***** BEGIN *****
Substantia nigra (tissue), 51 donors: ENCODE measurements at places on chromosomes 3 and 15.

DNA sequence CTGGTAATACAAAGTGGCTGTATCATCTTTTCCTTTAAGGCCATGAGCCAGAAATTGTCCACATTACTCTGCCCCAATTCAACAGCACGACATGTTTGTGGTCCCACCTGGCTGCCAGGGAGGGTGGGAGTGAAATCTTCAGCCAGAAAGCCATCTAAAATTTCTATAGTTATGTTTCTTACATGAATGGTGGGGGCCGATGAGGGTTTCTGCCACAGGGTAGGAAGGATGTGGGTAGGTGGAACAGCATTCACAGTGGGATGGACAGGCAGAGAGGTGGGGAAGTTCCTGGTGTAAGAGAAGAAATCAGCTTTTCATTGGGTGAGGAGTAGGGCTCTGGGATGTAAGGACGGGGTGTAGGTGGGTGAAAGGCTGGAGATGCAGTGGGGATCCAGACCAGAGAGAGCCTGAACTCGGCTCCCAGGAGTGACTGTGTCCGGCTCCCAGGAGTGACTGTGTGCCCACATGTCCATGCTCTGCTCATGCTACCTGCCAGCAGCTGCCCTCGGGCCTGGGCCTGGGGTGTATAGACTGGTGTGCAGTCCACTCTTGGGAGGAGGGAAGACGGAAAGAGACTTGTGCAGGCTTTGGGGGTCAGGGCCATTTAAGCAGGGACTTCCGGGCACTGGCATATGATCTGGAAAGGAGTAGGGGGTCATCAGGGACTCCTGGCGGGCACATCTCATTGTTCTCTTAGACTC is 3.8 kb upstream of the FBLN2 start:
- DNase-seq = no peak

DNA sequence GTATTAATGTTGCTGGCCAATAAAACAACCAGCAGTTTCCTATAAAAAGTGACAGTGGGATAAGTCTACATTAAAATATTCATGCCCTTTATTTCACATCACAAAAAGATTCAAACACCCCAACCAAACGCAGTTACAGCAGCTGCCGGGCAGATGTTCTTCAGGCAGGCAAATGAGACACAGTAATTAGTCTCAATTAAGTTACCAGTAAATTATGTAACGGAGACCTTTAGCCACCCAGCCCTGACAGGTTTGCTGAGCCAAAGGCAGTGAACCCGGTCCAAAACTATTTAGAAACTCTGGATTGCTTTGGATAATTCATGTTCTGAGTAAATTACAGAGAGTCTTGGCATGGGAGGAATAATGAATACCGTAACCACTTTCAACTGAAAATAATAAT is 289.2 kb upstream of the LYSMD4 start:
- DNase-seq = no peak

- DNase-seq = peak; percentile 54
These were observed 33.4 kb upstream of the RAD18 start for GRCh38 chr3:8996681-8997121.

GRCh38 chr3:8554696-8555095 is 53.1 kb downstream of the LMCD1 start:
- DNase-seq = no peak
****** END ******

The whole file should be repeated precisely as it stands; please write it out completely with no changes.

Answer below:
Substantia nigra (tissue), 51 donors: ENCODE measurements at places on chromosomes 3 and 15.

DNA sequence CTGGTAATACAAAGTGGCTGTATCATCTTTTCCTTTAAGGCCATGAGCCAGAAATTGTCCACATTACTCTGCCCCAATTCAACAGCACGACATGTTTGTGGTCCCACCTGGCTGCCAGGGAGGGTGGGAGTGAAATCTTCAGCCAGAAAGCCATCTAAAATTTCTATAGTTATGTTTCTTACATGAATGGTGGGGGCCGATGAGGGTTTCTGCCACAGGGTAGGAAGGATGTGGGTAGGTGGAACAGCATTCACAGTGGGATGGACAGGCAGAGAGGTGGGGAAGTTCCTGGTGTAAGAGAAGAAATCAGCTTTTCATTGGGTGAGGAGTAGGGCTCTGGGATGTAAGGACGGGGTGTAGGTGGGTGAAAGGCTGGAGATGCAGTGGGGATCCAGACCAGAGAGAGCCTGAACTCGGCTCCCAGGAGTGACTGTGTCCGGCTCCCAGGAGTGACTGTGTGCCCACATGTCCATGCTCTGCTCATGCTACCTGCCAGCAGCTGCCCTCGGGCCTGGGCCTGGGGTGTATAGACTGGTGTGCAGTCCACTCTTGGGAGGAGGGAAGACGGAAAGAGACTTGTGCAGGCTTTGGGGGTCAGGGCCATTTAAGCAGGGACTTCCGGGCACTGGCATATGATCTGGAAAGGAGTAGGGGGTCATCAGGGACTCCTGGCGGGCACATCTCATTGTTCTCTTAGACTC is 3.8 kb upstream of the FBLN2 start:
- DNase-seq = no peak

DNA sequence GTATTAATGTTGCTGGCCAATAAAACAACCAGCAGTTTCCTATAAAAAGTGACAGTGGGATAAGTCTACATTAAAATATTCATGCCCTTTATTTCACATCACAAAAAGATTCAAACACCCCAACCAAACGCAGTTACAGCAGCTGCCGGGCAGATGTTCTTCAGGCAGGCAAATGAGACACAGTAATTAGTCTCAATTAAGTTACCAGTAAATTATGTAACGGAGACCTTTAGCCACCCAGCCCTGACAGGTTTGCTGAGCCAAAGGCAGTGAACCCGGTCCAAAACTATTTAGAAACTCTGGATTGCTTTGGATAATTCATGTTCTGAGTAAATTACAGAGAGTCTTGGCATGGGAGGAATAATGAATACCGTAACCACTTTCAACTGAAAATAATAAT is 289.2 kb upstream of the LYSMD4 start:
- DNase-seq = no peak

- DNase-seq = peak; percentile 54
These were observed 33.4 kb upstream of the RAD18 start for GRCh38 chr3:8996681-8997121.

GRCh38 chr3:8554696-8555095 is 53.1 kb downstream of the LMCD1 start:
- DNase-seq = no peak